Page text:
MPs Indranee Rajah and Low Thia Khiang sparred over the meaning of “constructive politics” during the recent parliamentary session.

The two MPs, who each earn several hundred thousand dollars a year, thought it was a good idea to dedicate parliamentary time to sorting out what words mean.

Workers’ Party chief Low Thia Khiang started off the proceedings by questioning what “constructive politics” meant when the President used it.

At some point, PAP MP Indranee Rajah argued that the word was probably not what the opposition claimed it was. She further gave her definition.

Jiang Ying Wen, an average man on the Singaporean street, said he was riveted by the discussion and glad that his tax dollars were being used properly: “I would really have liked issues concerning my stagnating wage and higher cost of living addressed, but knowing the meaning of a word is also quite useful lah.”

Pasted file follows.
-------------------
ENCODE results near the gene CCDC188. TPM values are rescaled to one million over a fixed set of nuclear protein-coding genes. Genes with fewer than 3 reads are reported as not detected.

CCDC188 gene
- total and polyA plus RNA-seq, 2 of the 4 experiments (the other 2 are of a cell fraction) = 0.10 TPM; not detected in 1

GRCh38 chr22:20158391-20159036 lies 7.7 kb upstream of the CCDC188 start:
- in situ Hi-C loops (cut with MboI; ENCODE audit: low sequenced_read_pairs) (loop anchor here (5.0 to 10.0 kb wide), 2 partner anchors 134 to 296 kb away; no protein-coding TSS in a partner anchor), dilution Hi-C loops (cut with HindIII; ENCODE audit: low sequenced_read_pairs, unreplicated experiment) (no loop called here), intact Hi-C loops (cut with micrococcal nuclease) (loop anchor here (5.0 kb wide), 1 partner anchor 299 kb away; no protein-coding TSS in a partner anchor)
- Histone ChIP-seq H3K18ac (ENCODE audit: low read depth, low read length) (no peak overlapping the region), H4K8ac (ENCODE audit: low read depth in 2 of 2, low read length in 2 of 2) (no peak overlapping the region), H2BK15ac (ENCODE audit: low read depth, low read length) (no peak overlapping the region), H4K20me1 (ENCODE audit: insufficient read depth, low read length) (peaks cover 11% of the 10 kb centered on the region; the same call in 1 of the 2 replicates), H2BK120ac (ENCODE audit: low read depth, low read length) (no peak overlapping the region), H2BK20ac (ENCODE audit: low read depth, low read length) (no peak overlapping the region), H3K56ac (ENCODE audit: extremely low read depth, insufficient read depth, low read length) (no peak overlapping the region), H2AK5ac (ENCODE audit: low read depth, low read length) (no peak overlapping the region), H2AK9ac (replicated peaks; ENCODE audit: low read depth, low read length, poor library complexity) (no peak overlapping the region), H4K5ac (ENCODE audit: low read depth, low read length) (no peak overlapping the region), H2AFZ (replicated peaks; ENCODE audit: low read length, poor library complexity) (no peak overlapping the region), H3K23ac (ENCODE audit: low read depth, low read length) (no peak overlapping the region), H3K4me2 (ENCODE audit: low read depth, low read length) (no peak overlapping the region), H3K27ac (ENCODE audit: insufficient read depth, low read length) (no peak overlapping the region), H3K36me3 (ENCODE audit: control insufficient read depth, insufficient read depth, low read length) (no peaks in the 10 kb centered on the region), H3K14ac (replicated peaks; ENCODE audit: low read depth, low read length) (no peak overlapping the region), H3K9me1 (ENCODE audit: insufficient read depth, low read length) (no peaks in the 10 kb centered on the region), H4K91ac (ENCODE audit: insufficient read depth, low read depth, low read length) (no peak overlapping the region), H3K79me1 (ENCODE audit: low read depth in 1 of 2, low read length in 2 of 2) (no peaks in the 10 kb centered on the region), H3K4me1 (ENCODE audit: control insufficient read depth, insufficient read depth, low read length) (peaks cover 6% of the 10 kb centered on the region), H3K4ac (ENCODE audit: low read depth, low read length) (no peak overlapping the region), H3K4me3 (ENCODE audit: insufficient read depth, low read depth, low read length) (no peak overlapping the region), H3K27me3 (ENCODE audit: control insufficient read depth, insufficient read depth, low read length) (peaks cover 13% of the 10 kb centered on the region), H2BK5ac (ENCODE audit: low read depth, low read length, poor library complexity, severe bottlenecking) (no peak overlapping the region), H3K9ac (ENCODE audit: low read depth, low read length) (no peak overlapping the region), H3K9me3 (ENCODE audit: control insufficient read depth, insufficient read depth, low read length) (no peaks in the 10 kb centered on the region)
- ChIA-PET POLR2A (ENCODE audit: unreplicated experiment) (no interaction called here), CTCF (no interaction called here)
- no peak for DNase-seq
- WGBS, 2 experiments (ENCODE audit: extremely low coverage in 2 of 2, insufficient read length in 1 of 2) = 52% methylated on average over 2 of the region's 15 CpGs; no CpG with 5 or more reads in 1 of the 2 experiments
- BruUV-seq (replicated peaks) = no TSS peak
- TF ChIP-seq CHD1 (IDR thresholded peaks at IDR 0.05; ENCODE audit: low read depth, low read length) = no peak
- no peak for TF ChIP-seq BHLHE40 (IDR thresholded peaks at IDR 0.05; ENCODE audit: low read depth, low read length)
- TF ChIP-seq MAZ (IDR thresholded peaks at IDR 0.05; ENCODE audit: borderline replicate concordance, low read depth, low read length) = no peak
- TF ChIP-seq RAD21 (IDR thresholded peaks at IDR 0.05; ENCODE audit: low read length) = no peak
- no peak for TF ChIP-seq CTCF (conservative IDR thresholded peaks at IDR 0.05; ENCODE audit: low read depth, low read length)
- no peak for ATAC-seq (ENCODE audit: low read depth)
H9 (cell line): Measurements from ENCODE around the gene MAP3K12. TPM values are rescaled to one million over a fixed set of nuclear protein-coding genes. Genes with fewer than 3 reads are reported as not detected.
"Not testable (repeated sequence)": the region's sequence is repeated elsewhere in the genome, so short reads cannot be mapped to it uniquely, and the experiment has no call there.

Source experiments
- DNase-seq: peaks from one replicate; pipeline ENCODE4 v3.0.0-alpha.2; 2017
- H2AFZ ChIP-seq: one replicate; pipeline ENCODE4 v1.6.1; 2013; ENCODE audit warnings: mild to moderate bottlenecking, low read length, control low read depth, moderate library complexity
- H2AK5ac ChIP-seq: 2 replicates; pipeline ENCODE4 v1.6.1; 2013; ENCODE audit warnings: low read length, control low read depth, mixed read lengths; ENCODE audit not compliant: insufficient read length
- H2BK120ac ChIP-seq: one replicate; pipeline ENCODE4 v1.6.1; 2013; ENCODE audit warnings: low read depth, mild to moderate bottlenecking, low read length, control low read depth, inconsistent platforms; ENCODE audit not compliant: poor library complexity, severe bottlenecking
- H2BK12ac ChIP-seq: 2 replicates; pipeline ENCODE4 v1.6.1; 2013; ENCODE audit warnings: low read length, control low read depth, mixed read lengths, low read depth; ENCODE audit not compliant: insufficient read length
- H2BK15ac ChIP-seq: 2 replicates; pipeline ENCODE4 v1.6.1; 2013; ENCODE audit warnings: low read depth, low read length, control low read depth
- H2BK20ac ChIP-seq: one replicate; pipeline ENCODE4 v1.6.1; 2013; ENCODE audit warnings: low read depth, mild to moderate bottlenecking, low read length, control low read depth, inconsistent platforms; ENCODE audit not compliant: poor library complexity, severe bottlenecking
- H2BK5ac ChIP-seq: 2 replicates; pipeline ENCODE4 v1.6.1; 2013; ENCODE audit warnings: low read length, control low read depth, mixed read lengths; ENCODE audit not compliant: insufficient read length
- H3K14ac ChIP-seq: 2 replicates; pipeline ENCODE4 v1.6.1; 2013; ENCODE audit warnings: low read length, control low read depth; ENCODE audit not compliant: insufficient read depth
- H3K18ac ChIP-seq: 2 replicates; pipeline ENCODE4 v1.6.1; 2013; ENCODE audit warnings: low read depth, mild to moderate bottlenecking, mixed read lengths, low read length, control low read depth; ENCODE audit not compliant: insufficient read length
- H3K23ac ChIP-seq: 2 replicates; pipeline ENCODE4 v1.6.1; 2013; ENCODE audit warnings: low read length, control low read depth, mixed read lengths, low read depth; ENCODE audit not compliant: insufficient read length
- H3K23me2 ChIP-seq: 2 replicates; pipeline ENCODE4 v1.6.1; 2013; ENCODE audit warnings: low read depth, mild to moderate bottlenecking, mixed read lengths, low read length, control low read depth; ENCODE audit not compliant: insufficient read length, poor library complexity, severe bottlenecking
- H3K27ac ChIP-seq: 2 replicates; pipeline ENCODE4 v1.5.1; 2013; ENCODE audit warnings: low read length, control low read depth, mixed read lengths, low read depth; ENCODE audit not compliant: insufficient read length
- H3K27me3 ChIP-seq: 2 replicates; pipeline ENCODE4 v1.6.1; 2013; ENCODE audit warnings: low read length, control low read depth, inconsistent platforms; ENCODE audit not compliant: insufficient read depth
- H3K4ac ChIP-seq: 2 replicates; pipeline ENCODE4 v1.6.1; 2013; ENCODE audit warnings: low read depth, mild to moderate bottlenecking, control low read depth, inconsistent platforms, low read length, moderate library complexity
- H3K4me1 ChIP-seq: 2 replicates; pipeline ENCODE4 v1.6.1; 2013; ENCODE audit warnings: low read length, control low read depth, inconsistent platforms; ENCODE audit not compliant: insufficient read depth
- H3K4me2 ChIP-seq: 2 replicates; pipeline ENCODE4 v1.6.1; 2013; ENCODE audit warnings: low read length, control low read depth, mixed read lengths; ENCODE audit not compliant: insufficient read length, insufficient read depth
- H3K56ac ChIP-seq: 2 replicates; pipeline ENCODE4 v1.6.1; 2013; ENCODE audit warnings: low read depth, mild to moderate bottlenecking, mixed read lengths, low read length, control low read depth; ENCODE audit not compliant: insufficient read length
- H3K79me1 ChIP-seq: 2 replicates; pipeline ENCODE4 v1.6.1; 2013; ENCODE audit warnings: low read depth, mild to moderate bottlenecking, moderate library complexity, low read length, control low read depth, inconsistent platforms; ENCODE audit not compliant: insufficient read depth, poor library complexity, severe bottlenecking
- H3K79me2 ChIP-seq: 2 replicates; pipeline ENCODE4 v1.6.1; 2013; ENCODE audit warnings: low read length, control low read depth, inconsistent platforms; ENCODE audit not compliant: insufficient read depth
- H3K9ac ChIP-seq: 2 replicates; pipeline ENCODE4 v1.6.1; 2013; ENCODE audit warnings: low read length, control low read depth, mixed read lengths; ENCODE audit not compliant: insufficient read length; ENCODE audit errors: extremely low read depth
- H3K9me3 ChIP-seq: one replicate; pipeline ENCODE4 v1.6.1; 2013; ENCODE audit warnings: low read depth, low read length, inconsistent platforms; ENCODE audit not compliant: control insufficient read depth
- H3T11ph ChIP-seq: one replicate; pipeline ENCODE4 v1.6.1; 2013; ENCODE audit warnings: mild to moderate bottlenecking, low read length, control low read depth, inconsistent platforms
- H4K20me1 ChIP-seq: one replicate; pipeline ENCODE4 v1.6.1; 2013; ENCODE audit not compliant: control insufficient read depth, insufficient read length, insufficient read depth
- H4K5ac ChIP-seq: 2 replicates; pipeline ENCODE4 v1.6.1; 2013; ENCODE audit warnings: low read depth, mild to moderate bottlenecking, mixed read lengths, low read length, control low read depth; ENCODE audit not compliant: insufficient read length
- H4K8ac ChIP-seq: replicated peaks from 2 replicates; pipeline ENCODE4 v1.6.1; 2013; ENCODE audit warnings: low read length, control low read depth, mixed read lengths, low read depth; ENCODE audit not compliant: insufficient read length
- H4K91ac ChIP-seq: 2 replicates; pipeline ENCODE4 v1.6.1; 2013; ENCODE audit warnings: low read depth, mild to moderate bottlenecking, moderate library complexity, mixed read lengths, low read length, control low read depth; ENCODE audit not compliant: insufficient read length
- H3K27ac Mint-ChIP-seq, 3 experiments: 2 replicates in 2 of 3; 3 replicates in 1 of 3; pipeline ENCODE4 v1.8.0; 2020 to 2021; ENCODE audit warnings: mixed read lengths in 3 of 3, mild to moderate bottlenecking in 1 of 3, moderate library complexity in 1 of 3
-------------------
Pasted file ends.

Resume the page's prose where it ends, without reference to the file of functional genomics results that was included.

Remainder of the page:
The issue is far from settled though, as Prime Minister Lee Hsien Loong, who earns in excess of a few million a year, is expected to weigh in soon.


Talk about having a government that intervenes in all aspects of life:
Government bans ’69’ sexual position

Tourists to Singapore look forward to non-Singapore Tourism Board-endorsed places of interests:
Tourists excited to see S’poreans protesting

PM statement fails to address Indranee Rajah’s parliamentary eye-rolling

PM statement fails to address Indranee Rajah’s parliamentary eye-rolling

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Public dissatisfied with lack of explanation.


The Prime Minister’s office has issued a statement to address the Aljunied-Hougang-Punggol East Town Council hawker centre ceiling cleaning fiasco.